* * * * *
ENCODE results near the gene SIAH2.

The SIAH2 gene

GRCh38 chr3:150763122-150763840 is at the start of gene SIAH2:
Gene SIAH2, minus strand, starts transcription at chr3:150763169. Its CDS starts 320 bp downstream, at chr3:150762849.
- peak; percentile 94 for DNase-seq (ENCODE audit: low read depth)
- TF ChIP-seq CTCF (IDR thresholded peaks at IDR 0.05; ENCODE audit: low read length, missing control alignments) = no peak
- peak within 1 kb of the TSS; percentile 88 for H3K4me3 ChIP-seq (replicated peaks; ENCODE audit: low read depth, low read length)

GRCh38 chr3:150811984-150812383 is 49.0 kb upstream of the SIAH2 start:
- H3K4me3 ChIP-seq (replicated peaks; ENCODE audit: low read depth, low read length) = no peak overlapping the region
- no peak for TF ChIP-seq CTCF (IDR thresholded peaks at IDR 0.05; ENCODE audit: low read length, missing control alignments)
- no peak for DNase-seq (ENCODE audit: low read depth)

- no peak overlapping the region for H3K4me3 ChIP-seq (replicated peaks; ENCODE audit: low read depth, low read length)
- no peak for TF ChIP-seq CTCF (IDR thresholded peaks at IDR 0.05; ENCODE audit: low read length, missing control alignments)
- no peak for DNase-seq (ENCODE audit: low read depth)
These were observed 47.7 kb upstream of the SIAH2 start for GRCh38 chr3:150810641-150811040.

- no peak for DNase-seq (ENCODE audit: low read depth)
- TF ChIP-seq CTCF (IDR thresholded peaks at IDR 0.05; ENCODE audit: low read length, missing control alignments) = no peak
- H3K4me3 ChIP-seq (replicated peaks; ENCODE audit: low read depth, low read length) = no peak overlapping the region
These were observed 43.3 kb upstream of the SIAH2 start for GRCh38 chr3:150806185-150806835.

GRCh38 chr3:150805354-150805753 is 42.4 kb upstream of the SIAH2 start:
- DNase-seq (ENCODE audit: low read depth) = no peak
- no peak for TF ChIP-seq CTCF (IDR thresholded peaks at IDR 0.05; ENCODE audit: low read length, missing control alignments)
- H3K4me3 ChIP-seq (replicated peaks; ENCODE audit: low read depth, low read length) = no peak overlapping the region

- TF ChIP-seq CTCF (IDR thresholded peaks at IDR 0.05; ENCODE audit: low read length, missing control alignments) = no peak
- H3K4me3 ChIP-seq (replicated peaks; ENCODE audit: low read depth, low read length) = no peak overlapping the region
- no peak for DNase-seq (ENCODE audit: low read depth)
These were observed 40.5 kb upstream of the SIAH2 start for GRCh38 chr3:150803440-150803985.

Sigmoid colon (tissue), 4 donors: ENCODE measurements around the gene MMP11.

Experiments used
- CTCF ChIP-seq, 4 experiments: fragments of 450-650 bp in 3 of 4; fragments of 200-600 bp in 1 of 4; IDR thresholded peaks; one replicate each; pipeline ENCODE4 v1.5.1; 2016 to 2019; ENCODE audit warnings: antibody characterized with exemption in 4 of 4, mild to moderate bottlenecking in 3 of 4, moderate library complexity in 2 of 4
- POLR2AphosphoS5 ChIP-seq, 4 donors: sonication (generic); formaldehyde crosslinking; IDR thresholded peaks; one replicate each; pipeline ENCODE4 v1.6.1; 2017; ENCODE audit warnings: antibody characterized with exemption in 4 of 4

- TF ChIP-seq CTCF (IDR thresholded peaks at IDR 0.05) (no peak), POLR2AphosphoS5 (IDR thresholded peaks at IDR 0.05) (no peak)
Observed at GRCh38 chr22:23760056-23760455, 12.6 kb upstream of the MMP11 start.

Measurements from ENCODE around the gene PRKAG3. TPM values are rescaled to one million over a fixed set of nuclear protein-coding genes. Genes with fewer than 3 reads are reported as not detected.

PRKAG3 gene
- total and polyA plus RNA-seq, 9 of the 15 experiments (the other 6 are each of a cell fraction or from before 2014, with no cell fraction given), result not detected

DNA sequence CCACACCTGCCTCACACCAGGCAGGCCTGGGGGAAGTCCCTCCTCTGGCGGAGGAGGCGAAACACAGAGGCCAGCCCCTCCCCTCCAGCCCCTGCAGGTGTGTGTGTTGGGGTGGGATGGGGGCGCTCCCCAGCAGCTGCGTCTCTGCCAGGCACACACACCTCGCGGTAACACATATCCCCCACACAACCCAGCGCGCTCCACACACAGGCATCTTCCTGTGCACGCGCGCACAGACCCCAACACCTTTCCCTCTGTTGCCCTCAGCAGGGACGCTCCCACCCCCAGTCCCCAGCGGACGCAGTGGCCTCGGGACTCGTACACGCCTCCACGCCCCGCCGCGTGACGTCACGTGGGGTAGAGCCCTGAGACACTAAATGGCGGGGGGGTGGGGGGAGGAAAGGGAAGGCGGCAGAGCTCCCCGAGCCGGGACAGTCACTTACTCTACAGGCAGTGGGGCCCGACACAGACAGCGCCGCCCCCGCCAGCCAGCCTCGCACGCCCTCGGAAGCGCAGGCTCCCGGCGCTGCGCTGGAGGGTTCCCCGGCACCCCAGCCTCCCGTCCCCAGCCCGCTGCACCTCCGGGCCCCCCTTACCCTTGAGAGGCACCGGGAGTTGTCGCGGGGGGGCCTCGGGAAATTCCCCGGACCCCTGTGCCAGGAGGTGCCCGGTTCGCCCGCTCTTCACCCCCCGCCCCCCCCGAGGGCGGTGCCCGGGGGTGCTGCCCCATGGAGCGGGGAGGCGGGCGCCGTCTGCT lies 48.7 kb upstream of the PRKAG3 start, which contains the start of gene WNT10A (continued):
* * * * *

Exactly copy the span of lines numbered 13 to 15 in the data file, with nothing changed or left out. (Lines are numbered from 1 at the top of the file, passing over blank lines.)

- no peak for TF ChIP-seq CTCF (IDR thresholded peaks at IDR 0.05; ENCODE audit: low read length, missing control alignments)
- no peak for DNase-seq (ENCODE audit: low read depth)
These were observed 47.7 kb upstream of the SIAH2 start for GRCh38 chr3:150810641-150811040.